No records survive of the end of the White Sun Tribe, but it seems likely that the whispered warnings of the terrible powers of the crystals were the final legacy they chose to leave. Perhaps, then, it was the crystals which destroyed them.

Knowledge of the White Sun tribe is greatly prized by those sorcerors and explorers who seek to learn of the mythic epoch. Although the White Sun tribe kept oral histories, they had a written language and occasionally fragments of script are found on stones in the wild lands.

Pelit Porava

With the end of the great rain, the coracles were sent out onto the lake to gather fish for the feast. This was a coming of age ceremony for those newly granted their hunting spears and each year an informal competition arose between them to see who would capture the most fish. Memdal was determined to acquit himself well and had spoken to a few of the older hunters to ask for tips as well as meditating each morning to place himself in the correct frame of mind. He had no expectation of winning, though. If he did well he might come second to Imele and in doing so perhaps earn her respect.

As Memdal worked to set up the awnings he glanced repeatedly across at Imele. She stood very straight, staring out across the lake. Memdal’s thoughts were interrupted by a hand on his shoulder.

“You did well today,” said his father, “but do not get ideas into your head about Eir Imele Kolan. She is a fire carrier, born of an ancient family and she is not for you.”

“But father, I had heard it said that fire carriers may choose whom they wish to marry. Anyone in the whole town?”

“It is so. But why would she choose you? If you try to court her you will embarrass your family. You may one day be a very fine hunter Memdal, but even the best hunters must learn humility.”

He nodded to his father then and turned away in sadness. Soon, however, the counts were read out. Imele was victorious, but seemed to pay little attention. Memdal’s total was not so far from hers and he easily claimed second place. She walked over to him then and he lowered his eyes, remembering his father’s lesson.

“I think perhaps your father has told you not to approach me, am I right? Well then, I must approach you instead. I wished to congratulate you on your fine hunting. Had you been given the sharpest spear as I was I believe the highest total would have been yours.”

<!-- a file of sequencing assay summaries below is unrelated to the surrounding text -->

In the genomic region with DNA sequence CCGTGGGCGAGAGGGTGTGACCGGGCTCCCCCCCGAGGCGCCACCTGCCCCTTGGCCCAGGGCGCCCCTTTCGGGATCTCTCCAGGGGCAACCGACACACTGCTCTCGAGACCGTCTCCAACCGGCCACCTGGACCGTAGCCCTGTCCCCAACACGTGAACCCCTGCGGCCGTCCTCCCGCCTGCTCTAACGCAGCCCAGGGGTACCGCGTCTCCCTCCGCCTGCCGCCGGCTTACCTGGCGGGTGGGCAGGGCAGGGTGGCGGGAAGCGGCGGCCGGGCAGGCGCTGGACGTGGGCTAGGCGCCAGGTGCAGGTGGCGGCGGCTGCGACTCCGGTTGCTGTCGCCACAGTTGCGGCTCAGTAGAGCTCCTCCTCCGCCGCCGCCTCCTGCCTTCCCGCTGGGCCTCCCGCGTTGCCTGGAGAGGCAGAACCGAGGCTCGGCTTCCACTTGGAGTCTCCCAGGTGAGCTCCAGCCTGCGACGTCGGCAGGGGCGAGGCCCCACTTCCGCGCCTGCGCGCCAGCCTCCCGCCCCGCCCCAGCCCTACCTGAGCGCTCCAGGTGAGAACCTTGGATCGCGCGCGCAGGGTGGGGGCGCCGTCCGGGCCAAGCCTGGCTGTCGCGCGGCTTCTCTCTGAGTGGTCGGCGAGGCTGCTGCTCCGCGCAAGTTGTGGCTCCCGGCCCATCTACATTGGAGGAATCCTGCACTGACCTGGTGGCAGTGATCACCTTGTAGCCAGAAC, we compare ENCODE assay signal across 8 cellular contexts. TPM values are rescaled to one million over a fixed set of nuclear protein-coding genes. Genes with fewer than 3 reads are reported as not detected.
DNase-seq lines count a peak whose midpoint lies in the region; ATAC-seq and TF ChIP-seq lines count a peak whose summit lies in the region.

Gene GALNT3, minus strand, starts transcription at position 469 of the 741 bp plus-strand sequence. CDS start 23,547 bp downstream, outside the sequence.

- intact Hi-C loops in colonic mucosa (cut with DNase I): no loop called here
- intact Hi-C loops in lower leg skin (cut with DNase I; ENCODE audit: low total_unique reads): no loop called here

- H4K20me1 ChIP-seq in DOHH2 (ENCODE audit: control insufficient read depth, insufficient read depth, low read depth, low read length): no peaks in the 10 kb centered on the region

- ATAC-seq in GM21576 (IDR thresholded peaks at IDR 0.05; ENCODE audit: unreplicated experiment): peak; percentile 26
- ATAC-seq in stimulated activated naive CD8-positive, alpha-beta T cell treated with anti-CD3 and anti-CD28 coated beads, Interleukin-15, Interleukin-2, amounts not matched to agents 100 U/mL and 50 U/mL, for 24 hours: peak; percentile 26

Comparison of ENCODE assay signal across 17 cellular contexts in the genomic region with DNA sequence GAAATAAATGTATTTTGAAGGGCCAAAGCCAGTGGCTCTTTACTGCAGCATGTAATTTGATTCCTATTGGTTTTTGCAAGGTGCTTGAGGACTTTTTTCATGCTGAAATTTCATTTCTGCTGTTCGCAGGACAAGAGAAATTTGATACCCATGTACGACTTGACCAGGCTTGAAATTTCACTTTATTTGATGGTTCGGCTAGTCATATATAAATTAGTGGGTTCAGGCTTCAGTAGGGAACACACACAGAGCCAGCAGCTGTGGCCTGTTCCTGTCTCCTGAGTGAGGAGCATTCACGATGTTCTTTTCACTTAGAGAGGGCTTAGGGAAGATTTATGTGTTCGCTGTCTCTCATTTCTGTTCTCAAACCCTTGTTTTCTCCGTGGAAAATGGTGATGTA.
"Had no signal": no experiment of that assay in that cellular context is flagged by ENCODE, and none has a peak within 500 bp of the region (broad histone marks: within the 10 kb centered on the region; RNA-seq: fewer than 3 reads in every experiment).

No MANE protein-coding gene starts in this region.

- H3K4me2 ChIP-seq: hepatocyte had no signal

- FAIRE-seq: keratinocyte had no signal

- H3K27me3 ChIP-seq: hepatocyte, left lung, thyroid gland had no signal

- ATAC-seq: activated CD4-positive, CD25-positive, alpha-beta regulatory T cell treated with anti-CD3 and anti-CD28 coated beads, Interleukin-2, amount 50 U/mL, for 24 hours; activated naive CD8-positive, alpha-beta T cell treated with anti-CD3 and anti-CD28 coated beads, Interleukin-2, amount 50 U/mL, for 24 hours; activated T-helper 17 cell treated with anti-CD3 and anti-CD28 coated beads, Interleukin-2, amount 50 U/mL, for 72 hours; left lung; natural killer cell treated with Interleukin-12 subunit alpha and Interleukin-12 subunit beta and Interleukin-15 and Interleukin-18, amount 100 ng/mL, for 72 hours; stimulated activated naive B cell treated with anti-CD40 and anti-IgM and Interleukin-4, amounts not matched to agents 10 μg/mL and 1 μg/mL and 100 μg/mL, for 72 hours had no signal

“Thankyou,” Memdal did not raise his gaze, “and I wish to congratulate you too. Your victory required no fine spear. And also I wish to thank you for your kindness in coming to speak with me. In every generation the fire carriers lead us with strength, but I believe you will also lead us with compassion and wisdom.”

Imele inclined her head then and left him.


It is often recorded in the histories of humankind that the Seats of Urthauld were the first human communities to be established after the passing of the mythic epoch. This is true if one considers buildings and written records, but there were people living in the jungles of Porava more than a century earlier whose culture and knowledge were largely preserved until well into the age of exploration.

In those times a group of hunters encountered in the deep jungle an ancient being of fire. It was greatly weakened and fading from the world. Even in this state they could not have defeated it, but they did not seek to. They carried the being on a wooden frame to a place of safety near their camp. There, they build a shelter for it, since the rains would soon come. In the months the followed the being’s body died, but it remained with those who had cared for it, sleeping within them and within their children.

A time came when the people of Porava decided they would wander the jungles no longer. They made a village amongst the trees next to a small lake and on the side furthest from the lake they build a shrine to the ancient fire. The named the place Pelit Porava, which means “the heart of the land”.